How Could You?


When I was a puppy I entertained you with my antics and made you laugh. You called me your child and despite a number of chewed shoes and a couple of murdered throw pillows, I became your best friend. Whenever I was “bad,” you’d shake your finger at me and ask “How could you?” – but then you’d relent and roll me over for a bellyrub.
My housetraining took a little longer than expected, because you were terribly busy, but we worked on that together. I remember those nights of nuzzling you in bed, listening to your confidences and secret dreams, and I believed that life could not be any more perfect. We went for long walks and runs in the park, car rides, stops for ice cream (I only got the cone because “ice cream is bad for dogs,” you said), and I took long naps in the sun waiting for you to come home at the end of the day.

Gradually, you began spending more time at work and on your career, and more time searching for a human mate. I waited for you patiently, comforted you through heartbreaks and disappointments, never chided you about bad decisions, and romped with glee at your homecomings, and when you fell in love.

She, now your wife, is not a “dog person” – still I welcomed her into our home, tried to show her affection, and obeyed her. I was happy because you were happy. Then the human babies came along and I shared your excitement. I was fascinated by their pinkness, how they smelled, and I wanted to mother them, too. Only she and you worried that I might hurt them, and I spent most of my time banished to another room, or to a dog crate. Oh, how I wanted to love them, but I became a “prisoner of love.”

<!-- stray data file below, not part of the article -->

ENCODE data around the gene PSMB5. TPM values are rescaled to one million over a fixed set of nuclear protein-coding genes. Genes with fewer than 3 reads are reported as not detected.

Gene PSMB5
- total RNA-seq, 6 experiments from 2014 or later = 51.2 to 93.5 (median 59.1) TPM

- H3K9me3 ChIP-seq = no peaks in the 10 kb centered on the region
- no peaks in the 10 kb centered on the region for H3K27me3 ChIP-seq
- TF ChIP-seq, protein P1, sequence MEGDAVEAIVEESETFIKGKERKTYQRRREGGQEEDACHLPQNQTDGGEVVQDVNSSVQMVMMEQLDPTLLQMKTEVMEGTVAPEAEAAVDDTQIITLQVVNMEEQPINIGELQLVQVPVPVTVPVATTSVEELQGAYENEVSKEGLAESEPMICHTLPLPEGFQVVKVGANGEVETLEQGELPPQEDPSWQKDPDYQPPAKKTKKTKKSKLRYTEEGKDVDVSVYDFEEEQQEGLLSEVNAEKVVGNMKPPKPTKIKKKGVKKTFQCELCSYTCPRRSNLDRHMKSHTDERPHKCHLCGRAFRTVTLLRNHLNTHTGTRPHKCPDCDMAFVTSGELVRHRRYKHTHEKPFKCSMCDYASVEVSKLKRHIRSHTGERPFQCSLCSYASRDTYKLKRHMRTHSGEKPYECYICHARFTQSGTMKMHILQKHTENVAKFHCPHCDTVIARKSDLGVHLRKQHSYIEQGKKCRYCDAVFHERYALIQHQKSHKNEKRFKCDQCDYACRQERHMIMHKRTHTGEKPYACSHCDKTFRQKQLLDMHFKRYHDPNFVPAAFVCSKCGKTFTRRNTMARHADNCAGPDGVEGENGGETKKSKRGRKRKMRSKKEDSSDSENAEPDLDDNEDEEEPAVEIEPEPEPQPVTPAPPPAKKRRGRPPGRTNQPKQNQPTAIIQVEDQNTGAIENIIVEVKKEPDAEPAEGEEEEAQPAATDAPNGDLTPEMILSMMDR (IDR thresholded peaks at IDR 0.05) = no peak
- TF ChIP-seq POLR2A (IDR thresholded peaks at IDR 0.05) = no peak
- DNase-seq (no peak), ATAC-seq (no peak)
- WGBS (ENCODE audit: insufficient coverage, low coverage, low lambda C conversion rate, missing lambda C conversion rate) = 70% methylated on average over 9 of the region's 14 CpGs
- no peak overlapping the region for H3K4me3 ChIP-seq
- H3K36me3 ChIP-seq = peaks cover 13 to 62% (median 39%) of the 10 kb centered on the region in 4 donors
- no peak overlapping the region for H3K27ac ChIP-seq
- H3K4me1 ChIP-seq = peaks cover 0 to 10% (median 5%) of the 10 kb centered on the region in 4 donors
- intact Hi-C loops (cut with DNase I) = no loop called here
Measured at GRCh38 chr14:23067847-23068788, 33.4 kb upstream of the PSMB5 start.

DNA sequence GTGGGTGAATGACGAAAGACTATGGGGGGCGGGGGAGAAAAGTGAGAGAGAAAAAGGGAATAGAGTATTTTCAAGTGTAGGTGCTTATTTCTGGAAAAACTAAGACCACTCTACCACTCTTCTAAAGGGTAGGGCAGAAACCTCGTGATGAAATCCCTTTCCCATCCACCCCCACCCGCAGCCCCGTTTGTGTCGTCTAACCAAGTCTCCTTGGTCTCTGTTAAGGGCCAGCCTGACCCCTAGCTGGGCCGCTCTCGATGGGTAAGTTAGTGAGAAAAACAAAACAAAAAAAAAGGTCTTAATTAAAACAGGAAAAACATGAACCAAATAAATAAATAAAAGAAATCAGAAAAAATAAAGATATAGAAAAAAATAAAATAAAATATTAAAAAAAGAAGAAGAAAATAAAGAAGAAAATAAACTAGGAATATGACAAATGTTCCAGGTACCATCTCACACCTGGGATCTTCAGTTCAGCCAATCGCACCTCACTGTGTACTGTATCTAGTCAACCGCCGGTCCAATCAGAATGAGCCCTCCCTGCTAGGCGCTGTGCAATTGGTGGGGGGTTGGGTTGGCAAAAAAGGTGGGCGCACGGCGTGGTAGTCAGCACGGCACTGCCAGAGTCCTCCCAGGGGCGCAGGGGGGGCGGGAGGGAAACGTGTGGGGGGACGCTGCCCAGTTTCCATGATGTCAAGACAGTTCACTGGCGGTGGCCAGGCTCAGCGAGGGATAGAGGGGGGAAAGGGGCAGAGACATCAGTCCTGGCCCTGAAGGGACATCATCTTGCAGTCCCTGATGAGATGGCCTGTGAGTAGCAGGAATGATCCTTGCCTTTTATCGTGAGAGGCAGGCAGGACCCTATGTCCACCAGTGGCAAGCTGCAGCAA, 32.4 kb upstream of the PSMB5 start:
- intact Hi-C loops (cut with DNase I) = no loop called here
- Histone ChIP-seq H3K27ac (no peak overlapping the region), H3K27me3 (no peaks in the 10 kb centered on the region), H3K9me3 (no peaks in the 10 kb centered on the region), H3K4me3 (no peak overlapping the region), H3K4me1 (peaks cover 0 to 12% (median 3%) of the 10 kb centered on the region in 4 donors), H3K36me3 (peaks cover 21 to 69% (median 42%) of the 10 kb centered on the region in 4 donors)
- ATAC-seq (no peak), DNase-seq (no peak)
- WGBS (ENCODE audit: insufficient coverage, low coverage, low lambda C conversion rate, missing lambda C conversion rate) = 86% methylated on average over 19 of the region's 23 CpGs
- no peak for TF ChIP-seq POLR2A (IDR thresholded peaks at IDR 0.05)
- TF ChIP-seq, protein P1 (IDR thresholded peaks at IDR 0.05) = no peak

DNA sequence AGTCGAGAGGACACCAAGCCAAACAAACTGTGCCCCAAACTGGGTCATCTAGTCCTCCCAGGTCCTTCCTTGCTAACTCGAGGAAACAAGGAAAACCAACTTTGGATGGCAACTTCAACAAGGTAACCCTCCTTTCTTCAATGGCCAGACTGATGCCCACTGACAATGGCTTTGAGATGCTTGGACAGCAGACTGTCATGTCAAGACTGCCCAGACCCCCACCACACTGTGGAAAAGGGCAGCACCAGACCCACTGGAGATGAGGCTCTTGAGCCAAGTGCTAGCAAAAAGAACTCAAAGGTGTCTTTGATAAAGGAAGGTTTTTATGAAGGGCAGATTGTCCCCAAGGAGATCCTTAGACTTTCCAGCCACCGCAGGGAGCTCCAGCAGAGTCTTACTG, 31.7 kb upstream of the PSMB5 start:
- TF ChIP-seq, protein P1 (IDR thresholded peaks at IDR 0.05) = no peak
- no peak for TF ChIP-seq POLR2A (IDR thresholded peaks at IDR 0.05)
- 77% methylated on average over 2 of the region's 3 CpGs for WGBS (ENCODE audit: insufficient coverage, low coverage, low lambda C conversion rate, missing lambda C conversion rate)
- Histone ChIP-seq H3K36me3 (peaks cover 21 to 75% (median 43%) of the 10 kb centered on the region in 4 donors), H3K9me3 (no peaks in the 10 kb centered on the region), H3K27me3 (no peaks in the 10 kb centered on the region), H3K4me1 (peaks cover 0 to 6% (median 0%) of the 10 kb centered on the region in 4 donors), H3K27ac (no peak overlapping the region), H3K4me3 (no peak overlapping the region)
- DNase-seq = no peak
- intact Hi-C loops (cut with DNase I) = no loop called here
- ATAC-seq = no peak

As they began to grow, I became their friend. They clung to my fur and pulled themselves up on wobbly legs, poked fingers in my eyes, investigated my ears and gave me kisses on my nose. I loved everything about them, especially their touch – because your touch was now so infrequent – and I would have defended them with my life if need be.

I would sneak into their beds and listen to their worries and secret dreams. Together we waited for the sound of your car in the driveway. There had been a time, when others asked you if you had a dog, that you produced a photo of me from your wallet and told them stories about me. These past few years, you just answered “yes” and changed the subject. I had gone from being your dog to “just a dog,” and you resented every expenditure on my behalf.

Now you have a new career opportunity in another city and you and they will be moving to an apartment that does not allow pets. You’ve made the right decision for your “family,” but there was a time when I was your only family.

I was excited about the car ride until we arrived at the animal shelter. It smelled of dogs and cats, of fear, of hopelessness. You filled out the paperwork and said “I know you will find a good home for her.” They shrugged and gave you a pained look. They understand the realities facing a middle-aged dog or cat, even one with “papers.”

You had to pry your son’s fingers loose from my collar as he screamed “No, Daddy! Please don’t let them take my dog!” And I worried for him and what lessons you had just taught him about friendship and loyalty, about love and responsibility, and about respect for all life. You gave me a goodbye pat on the head, avoided my eyes, and politely refused to take my collar and leash with you. You had a deadline to meet and now I have one, too.

After you left, the two nice ladies said you probably knew about your upcoming move months ago and made no attempt to find me another good home. They shook their heads and asked “How could you?”